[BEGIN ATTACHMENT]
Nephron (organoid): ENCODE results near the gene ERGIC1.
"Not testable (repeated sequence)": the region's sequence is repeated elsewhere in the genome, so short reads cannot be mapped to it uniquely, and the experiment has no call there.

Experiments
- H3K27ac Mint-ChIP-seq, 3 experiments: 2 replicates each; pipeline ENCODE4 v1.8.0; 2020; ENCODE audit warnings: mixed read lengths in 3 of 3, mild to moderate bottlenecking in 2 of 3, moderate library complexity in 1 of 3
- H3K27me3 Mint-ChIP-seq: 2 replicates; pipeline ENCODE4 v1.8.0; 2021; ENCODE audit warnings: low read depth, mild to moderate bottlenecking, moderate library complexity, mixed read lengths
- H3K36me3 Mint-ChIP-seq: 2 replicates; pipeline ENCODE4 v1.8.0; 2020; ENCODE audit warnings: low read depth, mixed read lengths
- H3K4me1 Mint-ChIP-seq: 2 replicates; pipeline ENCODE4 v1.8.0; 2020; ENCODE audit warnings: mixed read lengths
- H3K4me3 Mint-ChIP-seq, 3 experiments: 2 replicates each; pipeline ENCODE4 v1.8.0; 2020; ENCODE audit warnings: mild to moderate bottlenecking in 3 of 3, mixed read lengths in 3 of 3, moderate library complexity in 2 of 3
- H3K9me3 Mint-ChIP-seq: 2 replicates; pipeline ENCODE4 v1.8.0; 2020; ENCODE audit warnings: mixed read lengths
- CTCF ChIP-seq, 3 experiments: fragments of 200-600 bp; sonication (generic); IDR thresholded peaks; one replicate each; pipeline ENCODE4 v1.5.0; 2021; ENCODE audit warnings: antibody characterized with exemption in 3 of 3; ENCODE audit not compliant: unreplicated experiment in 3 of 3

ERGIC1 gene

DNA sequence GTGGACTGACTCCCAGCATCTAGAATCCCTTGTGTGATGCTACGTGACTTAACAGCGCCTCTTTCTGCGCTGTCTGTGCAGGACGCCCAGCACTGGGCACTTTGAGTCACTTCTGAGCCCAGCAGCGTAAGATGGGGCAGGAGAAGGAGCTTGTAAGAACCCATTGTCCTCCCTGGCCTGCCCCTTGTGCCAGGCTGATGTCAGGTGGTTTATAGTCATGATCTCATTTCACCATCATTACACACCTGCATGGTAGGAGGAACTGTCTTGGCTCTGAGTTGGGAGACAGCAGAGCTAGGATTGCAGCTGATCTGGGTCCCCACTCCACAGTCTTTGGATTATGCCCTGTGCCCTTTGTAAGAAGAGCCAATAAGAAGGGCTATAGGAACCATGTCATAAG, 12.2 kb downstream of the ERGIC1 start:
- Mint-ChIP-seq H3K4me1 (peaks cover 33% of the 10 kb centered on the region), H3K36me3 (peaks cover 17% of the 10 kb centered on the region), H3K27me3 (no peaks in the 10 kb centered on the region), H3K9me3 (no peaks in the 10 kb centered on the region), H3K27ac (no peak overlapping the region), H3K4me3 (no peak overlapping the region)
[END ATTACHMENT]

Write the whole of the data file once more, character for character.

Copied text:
Nephron (organoid): ENCODE results near the gene ERGIC1.
"Not testable (repeated sequence)": the region's sequence is repeated elsewhere in the genome, so short reads cannot be mapped to it uniquely, and the experiment has no call there.

Experiments
- H3K27ac Mint-ChIP-seq, 3 experiments: 2 replicates each; pipeline ENCODE4 v1.8.0; 2020; ENCODE audit warnings: mixed read lengths in 3 of 3, mild to moderate bottlenecking in 2 of 3, moderate library complexity in 1 of 3
- H3K27me3 Mint-ChIP-seq: 2 replicates; pipeline ENCODE4 v1.8.0; 2021; ENCODE audit warnings: low read depth, mild to moderate bottlenecking, moderate library complexity, mixed read lengths
- H3K36me3 Mint-ChIP-seq: 2 replicates; pipeline ENCODE4 v1.8.0; 2020; ENCODE audit warnings: low read depth, mixed read lengths
- H3K4me1 Mint-ChIP-seq: 2 replicates; pipeline ENCODE4 v1.8.0; 2020; ENCODE audit warnings: mixed read lengths
- H3K4me3 Mint-ChIP-seq, 3 experiments: 2 replicates each; pipeline ENCODE4 v1.8.0; 2020; ENCODE audit warnings: mild to moderate bottlenecking in 3 of 3, mixed read lengths in 3 of 3, moderate library complexity in 2 of 3
- H3K9me3 Mint-ChIP-seq: 2 replicates; pipeline ENCODE4 v1.8.0; 2020; ENCODE audit warnings: mixed read lengths
- CTCF ChIP-seq, 3 experiments: fragments of 200-600 bp; sonication (generic); IDR thresholded peaks; one replicate each; pipeline ENCODE4 v1.5.0; 2021; ENCODE audit warnings: antibody characterized with exemption in 3 of 3; ENCODE audit not compliant: unreplicated experiment in 3 of 3

ERGIC1 gene

DNA sequence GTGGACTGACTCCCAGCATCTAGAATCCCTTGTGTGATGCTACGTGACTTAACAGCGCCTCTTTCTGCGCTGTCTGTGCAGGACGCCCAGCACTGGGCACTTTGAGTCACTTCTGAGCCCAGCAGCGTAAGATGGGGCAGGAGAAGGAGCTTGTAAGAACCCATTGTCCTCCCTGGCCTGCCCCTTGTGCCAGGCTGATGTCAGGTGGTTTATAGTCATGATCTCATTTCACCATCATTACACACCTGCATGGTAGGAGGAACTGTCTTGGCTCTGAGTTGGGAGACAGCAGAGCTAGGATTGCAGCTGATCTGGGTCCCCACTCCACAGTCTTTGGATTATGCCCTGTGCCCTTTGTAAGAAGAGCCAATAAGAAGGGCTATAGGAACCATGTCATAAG, 12.2 kb downstream of the ERGIC1 start:
- Mint-ChIP-seq H3K4me1 (peaks cover 33% of the 10 kb centered on the region), H3K36me3 (peaks cover 17% of the 10 kb centered on the region), H3K27me3 (no peaks in the 10 kb centered on the region), H3K9me3 (no peaks in the 10 kb centered on the region), H3K27ac (no peak overlapping the region), H3K4me3 (no peak overlapping the region)